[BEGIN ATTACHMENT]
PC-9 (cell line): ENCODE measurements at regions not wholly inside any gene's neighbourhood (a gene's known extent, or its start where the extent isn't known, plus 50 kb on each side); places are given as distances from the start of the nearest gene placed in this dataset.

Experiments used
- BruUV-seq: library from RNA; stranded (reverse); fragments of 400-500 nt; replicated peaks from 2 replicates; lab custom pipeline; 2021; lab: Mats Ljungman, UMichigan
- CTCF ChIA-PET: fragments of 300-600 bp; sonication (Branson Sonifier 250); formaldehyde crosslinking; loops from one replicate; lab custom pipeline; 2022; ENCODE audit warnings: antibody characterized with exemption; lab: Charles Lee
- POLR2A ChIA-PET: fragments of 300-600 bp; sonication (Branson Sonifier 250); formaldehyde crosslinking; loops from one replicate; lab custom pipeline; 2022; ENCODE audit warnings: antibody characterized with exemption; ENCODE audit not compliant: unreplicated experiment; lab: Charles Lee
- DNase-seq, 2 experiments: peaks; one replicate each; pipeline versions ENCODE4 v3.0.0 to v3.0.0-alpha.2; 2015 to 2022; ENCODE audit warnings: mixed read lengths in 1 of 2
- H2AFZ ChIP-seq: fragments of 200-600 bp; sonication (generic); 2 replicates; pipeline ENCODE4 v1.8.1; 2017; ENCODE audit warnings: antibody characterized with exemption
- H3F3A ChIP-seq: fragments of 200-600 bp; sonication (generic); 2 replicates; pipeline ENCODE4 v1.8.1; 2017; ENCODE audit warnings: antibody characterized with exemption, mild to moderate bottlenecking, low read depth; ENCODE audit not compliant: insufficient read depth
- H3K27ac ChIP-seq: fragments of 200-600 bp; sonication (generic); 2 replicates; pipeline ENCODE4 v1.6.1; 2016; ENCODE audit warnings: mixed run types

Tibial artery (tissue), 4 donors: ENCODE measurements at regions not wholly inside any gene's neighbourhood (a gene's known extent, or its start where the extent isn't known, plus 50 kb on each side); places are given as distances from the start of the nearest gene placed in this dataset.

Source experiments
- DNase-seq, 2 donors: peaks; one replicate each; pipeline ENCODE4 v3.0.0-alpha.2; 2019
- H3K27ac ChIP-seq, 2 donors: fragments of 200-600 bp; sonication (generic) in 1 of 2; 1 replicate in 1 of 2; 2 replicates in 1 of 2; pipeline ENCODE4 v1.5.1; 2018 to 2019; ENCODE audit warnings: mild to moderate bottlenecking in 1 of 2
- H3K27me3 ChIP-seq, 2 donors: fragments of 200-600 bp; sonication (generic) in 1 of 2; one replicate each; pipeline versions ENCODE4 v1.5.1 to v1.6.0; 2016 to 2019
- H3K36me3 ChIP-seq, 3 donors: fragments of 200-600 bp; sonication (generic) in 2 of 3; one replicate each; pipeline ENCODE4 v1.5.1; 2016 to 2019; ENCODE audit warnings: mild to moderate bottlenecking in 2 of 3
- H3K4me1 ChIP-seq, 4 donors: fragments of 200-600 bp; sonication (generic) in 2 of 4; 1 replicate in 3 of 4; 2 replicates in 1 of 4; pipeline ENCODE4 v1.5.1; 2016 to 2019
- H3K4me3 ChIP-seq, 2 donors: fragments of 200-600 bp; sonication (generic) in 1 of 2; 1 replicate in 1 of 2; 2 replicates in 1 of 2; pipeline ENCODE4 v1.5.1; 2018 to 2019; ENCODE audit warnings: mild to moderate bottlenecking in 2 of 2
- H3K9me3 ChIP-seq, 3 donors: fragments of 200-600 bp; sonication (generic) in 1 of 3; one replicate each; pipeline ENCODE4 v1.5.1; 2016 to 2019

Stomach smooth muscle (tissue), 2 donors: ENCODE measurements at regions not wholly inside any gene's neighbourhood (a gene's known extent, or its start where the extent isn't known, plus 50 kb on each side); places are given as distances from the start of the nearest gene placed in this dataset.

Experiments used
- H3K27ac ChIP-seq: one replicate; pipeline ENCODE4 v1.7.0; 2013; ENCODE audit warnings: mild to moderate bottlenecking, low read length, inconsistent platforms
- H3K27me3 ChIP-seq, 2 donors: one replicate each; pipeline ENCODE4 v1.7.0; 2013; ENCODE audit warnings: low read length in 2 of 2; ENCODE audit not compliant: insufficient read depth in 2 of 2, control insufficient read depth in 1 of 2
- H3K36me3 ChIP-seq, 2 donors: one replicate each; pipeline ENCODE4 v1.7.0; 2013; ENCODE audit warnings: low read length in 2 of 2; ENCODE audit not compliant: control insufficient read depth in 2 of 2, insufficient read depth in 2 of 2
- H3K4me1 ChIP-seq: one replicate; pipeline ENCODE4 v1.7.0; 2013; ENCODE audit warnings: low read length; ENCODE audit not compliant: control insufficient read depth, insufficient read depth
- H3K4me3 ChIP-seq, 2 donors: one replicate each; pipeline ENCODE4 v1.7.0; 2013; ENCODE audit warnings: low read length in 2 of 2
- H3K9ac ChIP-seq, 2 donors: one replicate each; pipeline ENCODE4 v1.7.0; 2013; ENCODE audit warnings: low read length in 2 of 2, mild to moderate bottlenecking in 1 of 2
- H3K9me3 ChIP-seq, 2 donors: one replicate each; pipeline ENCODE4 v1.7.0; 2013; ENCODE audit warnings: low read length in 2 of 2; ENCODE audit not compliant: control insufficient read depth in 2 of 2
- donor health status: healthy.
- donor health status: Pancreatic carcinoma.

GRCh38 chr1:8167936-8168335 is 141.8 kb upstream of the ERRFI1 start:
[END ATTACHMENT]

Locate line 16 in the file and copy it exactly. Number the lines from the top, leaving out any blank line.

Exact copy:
- H3K4me1 ChIP-seq, 4 donors: fragments of 200-600 bp; sonication (generic) in 2 of 4; 1 replicate in 3 of 4; 2 replicates in 1 of 4; pipeline ENCODE4 v1.5.1; 2016 to 2019